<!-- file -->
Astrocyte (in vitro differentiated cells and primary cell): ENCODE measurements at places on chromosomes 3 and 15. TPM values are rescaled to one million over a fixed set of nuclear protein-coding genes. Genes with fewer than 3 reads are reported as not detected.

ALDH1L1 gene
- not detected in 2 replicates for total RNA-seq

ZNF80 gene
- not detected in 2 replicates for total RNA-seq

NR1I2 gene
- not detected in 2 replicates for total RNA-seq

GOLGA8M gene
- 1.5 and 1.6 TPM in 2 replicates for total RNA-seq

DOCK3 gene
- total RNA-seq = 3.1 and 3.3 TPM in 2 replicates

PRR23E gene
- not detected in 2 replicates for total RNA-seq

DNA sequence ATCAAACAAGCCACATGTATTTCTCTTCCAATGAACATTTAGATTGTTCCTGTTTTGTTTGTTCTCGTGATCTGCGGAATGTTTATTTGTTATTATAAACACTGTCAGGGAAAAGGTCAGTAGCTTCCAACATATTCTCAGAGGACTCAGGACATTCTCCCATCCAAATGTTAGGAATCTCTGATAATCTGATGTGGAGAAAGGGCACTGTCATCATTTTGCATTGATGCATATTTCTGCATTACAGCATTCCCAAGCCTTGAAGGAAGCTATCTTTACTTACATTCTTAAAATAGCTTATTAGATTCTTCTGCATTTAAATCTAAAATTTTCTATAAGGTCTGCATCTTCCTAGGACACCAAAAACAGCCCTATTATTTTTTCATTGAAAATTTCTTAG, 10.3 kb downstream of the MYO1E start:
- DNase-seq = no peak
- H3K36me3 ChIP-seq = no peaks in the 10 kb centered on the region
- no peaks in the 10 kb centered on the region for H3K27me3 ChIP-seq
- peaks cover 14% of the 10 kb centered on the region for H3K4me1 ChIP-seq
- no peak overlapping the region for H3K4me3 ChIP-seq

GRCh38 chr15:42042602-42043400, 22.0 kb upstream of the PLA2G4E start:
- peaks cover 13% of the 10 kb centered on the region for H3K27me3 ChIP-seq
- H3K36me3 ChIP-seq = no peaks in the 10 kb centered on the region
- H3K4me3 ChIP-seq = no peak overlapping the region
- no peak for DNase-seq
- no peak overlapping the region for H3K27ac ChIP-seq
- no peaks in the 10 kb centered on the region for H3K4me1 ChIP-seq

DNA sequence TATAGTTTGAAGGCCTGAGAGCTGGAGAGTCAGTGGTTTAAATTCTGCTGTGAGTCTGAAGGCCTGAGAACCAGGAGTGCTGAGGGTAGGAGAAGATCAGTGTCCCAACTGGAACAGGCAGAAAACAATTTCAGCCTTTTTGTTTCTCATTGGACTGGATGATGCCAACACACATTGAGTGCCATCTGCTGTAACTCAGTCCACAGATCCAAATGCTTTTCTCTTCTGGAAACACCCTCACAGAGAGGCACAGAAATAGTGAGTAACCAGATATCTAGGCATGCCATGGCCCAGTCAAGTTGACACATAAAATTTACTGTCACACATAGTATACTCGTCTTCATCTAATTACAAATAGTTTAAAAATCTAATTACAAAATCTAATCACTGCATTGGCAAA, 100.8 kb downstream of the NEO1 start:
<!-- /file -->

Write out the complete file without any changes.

Astrocyte (in vitro differentiated cells and primary cell): ENCODE measurements at places on chromosomes 3 and 15. TPM values are rescaled to one million over a fixed set of nuclear protein-coding genes. Genes with fewer than 3 reads are reported as not detected.

ALDH1L1 gene
- not detected in 2 replicates for total RNA-seq

ZNF80 gene
- not detected in 2 replicates for total RNA-seq

NR1I2 gene
- not detected in 2 replicates for total RNA-seq

GOLGA8M gene
- 1.5 and 1.6 TPM in 2 replicates for total RNA-seq

DOCK3 gene
- total RNA-seq = 3.1 and 3.3 TPM in 2 replicates

PRR23E gene
- not detected in 2 replicates for total RNA-seq

DNA sequence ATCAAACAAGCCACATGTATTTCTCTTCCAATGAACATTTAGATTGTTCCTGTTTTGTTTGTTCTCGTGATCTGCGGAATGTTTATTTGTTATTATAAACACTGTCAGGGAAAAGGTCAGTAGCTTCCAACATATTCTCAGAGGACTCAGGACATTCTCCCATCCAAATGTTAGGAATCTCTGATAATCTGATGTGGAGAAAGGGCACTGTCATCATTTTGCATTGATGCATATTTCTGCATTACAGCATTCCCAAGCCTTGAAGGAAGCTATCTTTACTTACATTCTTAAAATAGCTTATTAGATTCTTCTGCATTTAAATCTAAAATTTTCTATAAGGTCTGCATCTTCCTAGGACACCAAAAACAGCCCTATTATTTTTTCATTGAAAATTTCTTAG, 10.3 kb downstream of the MYO1E start:
- DNase-seq = no peak
- H3K36me3 ChIP-seq = no peaks in the 10 kb centered on the region
- no peaks in the 10 kb centered on the region for H3K27me3 ChIP-seq
- peaks cover 14% of the 10 kb centered on the region for H3K4me1 ChIP-seq
- no peak overlapping the region for H3K4me3 ChIP-seq

GRCh38 chr15:42042602-42043400, 22.0 kb upstream of the PLA2G4E start:
- peaks cover 13% of the 10 kb centered on the region for H3K27me3 ChIP-seq
- H3K36me3 ChIP-seq = no peaks in the 10 kb centered on the region
- H3K4me3 ChIP-seq = no peak overlapping the region
- no peak for DNase-seq
- no peak overlapping the region for H3K27ac ChIP-seq
- no peaks in the 10 kb centered on the region for H3K4me1 ChIP-seq

DNA sequence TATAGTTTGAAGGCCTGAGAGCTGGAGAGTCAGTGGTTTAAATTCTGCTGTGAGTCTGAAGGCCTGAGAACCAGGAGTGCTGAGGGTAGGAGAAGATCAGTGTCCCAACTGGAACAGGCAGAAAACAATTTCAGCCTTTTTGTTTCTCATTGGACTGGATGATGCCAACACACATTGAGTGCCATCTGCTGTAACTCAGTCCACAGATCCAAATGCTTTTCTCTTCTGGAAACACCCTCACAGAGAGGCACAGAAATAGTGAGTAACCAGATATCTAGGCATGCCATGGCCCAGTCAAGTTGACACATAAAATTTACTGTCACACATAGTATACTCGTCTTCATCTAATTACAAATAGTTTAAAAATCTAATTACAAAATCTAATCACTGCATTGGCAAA, 100.8 kb downstream of the NEO1 start: